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What to Do if You're Fired


Getting fired or terminated from your job happens to nearly everyone at some point or another in his or her career. Though the fallout from losing a job can have huge ramifications, it's best to not dwell on negativity and address the issue quickly by focusing on the positive. Every cloud has a silver lining and though losing a job can be downright terrifying, choosing to not let your termination get you down is the key to future success. Rather than focusing on losing a job, focus confidently on weathering the setback and finding a new source of employment perhaps better suited to your lifestyle and abilities. Don't let your past termination affect or hinder your future prospects. Getting fired is not an indictment of your professional skills, personal attributes, or personality characteristics. As its been said before, as one door closes, many others open. Here is What To Do If You're Fired:

1. Exorcise your emotions.

Privately wallow, cry, yell, punch things, and do whatever it takes to exorcise your negative emotions and residual anger stemming from losing your job. Work through all of the unpleasant feelings regarding the termination and free yourself from the experience. Do not bash or insult your former boss or former source of employment as it could hinder your future prospects. Steel yourself in the positives, like your skills, educational background, or your accomplishments, and let the rest go. Focusing on your future and leaving behind lingering doubt, feelings of failure, and anger will better secure your future and increase your personal value.

2. Go to an unemployment office or career counselor.

Consider the reasons for your termination and get to State Unemployment Office or career counselor as soon as you can. Depending on the legal standpoint of your termination, you may be able to file a wrongful termination lawsuit or be eligible for unemployment benefits. Even if you may not be eligible for a potential lawsuit or unemployment benefits, many State agencies are valuable resources for finding financial assistance, legal representation, or a new career when faced with the loss of employment. Additionally, the benefits of finding a career counselor will open up doors to prospective educational programs or future career opportunities.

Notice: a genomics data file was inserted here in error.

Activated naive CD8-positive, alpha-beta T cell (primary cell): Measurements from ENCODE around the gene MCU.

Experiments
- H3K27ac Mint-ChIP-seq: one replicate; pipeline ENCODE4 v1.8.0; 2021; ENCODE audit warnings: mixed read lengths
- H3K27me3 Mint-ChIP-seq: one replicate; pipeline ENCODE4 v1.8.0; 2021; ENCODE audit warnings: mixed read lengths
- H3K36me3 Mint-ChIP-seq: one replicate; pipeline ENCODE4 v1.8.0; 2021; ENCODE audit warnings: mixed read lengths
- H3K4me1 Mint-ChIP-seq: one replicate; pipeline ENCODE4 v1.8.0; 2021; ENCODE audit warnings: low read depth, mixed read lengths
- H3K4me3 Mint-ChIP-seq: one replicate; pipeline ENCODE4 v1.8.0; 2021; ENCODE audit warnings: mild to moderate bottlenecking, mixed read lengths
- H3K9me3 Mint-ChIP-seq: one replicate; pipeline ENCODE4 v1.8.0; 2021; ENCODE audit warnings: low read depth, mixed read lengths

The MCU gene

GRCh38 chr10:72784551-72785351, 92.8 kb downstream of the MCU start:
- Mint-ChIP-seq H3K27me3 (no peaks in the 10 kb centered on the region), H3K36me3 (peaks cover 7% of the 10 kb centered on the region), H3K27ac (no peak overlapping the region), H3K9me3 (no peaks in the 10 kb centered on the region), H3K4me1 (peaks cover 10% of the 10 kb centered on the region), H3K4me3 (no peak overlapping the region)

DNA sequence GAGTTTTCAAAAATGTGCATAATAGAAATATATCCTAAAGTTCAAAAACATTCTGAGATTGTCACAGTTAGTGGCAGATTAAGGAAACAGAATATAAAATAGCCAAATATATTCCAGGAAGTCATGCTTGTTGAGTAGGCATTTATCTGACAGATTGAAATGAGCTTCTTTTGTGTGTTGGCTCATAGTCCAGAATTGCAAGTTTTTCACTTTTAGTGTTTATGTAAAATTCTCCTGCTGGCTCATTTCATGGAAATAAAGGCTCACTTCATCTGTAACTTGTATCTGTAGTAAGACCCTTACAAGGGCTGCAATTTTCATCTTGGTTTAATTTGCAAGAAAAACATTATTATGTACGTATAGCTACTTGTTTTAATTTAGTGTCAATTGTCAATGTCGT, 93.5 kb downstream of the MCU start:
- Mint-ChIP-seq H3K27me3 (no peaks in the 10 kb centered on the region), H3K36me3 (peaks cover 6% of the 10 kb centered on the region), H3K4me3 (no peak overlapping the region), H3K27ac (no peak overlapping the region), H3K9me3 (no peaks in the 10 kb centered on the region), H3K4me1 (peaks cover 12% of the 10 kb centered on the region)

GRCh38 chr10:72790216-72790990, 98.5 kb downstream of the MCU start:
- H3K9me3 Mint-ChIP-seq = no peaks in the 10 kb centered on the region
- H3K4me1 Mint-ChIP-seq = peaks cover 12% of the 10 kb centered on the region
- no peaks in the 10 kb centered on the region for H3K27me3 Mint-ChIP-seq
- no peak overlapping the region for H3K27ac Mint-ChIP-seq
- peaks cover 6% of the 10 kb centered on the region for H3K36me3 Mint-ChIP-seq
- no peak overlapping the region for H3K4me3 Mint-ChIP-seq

3. Perfect your resume.

Carefully construct or update your resume and craft cover letters for each potential employer without mentioning you were fired. Focus on the basics: your accomplishments, education, and reasons why you are qualified for a potential job. Don't be negative or dishonest in the application process as a simple "job ended" or "position terminated" will suffice. Unless a potential employer directly asks if you were fired there's no need to mention your termination. If an interviewer does ask why you were fired, be honest regarding the reasons for your dismissal. Your future unemployment benefits and job could qualify for another dismissal at any time if you skew information on your application or do not truthfully tell why you were let go.

4. Prepare the answer to "Why did you leave your last job?"

The interview process often causes tremendous anxiety and it is best to be prepared to answer the most difficult questions. When posed with the inevitable "Why did you leave your last job?," be truthful, direct, and neutral. Explain that due to downsizing or mergers your position was eliminated and move the conversation forward. If you were fired for misconduct, be certain to explain that you learned from your mistakes and benefited from the experience - despite how miserable the situation may have been. Practice answering the question repeatedly to effectively convey how the negative of the situation became positive and so you may confidently answer the question without hesitation. Also tell the truth, stick to one explanation, and be humble. We all make mistakes, to err is human.